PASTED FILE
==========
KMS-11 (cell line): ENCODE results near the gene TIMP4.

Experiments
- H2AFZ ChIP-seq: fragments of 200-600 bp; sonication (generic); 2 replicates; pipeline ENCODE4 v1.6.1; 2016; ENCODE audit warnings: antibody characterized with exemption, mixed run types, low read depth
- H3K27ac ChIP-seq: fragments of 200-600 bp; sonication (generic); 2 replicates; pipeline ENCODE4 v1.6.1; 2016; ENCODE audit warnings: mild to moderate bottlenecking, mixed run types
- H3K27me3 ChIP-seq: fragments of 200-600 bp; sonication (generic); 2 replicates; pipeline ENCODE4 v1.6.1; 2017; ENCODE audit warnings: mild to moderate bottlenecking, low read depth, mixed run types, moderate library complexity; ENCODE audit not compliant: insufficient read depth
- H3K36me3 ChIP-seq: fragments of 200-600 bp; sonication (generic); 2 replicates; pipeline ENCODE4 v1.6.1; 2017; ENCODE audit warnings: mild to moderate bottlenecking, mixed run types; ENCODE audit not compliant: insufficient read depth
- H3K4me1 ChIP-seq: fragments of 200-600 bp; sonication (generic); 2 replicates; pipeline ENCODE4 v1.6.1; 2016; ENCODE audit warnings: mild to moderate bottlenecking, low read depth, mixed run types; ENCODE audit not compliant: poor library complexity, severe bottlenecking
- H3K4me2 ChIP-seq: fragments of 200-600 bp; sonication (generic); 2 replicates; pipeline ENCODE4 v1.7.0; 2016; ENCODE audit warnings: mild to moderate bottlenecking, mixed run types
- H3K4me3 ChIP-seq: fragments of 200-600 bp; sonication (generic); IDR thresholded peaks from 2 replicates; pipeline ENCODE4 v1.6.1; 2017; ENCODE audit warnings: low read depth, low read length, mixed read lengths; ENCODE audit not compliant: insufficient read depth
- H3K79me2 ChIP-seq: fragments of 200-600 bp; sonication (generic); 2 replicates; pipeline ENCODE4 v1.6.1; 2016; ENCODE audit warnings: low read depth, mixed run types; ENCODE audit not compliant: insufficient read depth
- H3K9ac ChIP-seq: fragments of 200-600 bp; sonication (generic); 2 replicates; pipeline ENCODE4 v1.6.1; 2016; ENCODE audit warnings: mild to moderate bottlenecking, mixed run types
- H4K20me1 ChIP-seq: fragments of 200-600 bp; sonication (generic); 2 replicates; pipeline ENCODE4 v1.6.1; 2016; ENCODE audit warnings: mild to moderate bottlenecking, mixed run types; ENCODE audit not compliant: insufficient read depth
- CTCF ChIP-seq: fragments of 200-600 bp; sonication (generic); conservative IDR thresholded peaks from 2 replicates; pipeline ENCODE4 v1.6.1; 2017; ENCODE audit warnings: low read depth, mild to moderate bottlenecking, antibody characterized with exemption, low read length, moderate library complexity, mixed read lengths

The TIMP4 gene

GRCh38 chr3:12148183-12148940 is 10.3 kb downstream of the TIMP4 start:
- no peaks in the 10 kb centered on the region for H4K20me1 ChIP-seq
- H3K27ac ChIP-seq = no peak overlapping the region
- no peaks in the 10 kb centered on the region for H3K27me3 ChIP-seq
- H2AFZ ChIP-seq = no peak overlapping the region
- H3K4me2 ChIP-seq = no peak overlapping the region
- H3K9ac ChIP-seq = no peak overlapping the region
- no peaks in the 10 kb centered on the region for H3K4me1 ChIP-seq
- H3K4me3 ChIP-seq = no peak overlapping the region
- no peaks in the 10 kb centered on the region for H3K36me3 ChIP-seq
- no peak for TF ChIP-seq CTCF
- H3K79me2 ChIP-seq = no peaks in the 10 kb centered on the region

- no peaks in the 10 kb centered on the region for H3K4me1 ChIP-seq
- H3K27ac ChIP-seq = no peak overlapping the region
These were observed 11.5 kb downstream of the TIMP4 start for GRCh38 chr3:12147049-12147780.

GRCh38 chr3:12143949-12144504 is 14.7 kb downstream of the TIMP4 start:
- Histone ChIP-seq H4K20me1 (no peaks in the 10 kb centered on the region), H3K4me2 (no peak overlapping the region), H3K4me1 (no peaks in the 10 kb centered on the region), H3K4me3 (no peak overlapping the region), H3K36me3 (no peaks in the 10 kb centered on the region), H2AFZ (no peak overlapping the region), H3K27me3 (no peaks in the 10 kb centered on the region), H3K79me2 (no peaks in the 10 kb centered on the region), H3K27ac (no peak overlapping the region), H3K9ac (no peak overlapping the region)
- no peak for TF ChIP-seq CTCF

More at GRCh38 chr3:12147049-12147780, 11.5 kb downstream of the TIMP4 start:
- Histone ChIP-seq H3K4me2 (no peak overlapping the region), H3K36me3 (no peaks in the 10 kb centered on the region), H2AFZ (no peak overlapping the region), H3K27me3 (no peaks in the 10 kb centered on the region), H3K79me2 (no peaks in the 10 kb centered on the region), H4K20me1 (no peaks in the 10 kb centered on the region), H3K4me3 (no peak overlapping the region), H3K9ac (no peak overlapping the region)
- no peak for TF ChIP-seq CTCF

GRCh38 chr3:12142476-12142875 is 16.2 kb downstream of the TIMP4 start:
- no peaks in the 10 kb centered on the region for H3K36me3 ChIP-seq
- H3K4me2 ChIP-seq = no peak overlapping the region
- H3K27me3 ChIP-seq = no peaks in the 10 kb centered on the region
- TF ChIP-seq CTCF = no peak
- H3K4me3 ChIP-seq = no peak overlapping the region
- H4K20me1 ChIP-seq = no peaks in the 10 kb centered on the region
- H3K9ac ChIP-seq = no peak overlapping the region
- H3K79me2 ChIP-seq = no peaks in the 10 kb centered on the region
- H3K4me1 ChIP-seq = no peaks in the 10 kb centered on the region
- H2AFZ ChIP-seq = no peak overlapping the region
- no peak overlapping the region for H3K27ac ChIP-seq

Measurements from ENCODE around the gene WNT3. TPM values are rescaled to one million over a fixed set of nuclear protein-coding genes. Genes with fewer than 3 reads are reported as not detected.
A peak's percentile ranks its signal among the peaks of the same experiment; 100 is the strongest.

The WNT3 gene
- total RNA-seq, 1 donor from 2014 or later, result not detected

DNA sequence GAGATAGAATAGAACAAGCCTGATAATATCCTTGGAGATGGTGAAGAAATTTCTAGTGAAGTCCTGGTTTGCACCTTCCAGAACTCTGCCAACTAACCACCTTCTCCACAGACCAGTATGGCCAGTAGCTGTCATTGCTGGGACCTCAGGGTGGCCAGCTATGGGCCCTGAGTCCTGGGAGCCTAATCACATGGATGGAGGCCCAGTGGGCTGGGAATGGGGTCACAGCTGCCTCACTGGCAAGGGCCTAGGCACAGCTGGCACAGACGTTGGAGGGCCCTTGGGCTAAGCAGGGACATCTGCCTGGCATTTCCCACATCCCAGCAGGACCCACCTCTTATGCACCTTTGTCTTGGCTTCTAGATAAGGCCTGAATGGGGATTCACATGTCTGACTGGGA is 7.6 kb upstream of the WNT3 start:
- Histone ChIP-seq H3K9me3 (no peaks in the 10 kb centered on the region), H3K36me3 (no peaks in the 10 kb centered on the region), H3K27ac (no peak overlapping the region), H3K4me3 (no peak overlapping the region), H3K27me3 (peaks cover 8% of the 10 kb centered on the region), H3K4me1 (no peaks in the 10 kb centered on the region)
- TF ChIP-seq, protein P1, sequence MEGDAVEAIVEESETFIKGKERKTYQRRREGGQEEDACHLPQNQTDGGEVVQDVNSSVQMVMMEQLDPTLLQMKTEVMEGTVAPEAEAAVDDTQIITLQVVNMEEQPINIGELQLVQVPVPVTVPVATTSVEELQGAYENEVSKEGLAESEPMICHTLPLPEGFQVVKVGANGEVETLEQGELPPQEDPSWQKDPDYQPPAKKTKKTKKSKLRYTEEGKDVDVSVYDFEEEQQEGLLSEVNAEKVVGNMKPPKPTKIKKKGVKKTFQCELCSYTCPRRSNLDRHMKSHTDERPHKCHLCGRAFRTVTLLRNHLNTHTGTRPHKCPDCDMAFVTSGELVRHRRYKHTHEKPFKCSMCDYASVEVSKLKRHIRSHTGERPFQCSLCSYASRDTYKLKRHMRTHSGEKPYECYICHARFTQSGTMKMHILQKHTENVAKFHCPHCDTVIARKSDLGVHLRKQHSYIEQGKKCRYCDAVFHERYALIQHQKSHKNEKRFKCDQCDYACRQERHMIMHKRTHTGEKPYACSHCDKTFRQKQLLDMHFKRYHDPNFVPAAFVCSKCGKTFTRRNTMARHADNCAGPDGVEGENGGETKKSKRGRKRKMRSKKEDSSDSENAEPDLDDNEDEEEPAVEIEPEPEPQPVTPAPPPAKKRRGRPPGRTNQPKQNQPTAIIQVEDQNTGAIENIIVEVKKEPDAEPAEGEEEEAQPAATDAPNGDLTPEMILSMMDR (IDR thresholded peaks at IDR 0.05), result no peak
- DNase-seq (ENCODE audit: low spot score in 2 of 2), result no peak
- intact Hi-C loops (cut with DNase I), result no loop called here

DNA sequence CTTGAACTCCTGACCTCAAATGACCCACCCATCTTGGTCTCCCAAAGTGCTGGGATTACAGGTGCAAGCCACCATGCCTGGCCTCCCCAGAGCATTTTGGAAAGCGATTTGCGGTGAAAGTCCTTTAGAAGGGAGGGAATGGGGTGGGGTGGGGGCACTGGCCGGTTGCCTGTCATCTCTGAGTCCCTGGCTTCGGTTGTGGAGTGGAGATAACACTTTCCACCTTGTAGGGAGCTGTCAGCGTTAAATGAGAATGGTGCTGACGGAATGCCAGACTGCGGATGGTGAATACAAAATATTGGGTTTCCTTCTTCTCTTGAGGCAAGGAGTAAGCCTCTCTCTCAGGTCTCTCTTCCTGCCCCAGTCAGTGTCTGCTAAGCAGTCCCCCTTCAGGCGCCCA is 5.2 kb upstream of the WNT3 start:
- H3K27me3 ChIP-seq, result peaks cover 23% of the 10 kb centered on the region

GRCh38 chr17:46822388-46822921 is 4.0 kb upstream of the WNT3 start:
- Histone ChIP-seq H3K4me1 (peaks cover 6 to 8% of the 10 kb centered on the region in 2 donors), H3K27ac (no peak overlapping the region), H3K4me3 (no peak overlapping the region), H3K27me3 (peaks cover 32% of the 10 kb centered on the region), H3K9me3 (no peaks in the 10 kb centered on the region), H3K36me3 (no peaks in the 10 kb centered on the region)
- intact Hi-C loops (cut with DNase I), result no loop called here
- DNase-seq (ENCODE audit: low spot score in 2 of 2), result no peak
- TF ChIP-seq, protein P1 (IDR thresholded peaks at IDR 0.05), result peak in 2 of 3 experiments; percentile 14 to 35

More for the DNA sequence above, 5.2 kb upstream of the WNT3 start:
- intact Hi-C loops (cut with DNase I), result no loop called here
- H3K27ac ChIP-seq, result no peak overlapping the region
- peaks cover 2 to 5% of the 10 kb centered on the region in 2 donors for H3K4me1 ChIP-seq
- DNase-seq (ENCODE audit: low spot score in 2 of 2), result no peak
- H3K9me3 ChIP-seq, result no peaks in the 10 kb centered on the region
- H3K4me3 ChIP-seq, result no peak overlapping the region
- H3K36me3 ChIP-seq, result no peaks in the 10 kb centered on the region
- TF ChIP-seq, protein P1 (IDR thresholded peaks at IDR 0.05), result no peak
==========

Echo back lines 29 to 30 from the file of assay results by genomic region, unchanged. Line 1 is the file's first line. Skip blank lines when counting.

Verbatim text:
These were observed 11.5 kb downstream of the TIMP4 start for GRCh38 chr3:12147049-12147780.

GRCh38 chr3:12143949-12144504 is 14.7 kb downstream of the TIMP4 start: